I’m buried in student loan debt, but no thank you to bailout
Democrats are pushing student loan forgiveness hard currently, gaining momentum with President Joe Biden saying he supports it. I’m buried in law school loans, due to the Left canceling my legal career so I can no longer make a high income as a lawyer.
I put off having children because of the huge debt, never ended up having any, and I work multiple jobs and don’t own a home. But that’s not something taxpayers should be responsible for rectifying.
There are many sad stories about financial problems that are far more sympathetic, so why should we select primarily affluent, white young adults who will be the main ones to benefit from this? The top fifth of households hold $3 in student loans for every $1 held by the bottom fifth, so higher income Americans would benefit far more than lower-income debtors.
The Biden administration is eyeing salary caps that are pretty high, $125,000 or $150,000 as an individual or $250,000 or $300,000 for couples who file taxes together. Sens. Elizabeth Warner and Chuck Schumer want to cancel $50,000 in federal student loan debt per borrower, although Biden prefers $10,000. The vast majority of those graduating from college have significant debt; 70% of college graduates in 2014 had student debt averaging $33,000. The student loan default rate is 11%, or 5 million borrowers.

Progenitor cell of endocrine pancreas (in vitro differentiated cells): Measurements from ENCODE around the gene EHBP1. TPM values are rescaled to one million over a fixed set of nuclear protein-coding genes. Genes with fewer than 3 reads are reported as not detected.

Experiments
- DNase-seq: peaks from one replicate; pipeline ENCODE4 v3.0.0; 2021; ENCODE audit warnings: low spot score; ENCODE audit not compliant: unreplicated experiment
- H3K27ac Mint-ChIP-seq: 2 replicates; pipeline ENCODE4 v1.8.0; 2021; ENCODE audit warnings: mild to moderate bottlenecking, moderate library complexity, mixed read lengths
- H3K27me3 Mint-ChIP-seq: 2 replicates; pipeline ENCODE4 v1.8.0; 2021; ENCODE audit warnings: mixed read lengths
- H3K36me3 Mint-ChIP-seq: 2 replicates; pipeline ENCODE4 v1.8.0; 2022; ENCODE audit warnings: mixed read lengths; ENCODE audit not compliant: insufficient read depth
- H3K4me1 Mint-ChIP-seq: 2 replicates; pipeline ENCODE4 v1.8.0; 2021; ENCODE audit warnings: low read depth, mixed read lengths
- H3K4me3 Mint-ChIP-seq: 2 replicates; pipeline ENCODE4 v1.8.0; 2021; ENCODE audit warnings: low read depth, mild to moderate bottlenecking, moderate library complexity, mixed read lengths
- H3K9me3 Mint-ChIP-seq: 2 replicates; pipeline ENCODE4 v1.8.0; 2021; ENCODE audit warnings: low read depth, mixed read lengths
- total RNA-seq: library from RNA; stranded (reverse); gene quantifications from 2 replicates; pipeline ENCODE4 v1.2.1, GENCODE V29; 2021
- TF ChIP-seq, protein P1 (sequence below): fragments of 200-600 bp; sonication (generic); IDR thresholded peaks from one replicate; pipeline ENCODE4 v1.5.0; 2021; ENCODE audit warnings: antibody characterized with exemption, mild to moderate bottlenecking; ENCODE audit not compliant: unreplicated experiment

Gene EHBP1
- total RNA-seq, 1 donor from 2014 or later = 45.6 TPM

Why should the 45 million Americans with federal student loan debt get relief, while 255 million Americans do not? Student loan debt is less sympathetic than many other types of debt because the person got a benefit that allows them to make more money.
All those blue-collar folks out there who never got this advantage would have to pay for others who got the advantage, which is brutally unfair. People without college degrees got hit twice as hard with unemployment during COVID-19, with an unemployment rate of 8.1% compared to 4.2% for those with college degrees.
And shockingly, 40% of all student loan debt is from graduate school! So not only do many of those students have a perfectly good first degree that they have earned and paid for, putting them in an advantageous situation over others who didn’t go to college, the degree they want to be paid off gets them even further ahead financially.
There’s a never-ending list of more sympathetic debts that could be forgiven. What about mortgage debt, which affects far more Americans? Mortgage debt can’t be easily discharged in bankruptcy — borrowers are expected to continue making payments if they want to keep their house. What about credit card debt? What about a spouse who fraudulently foists debt on their spouse, but there’s no way to collect it after divorce since the jerk can’t hold a job or hides their income? Or medical debt, someone who got cancer through no fault of their own?
And what about all the new borrowers after this? We’ll be right back in the same boat, with even more demand for student loans since borrowers know there’s a good chance they’ll be forgiven again, and universities will brazenly hike tuition knowing the government will bail out the students.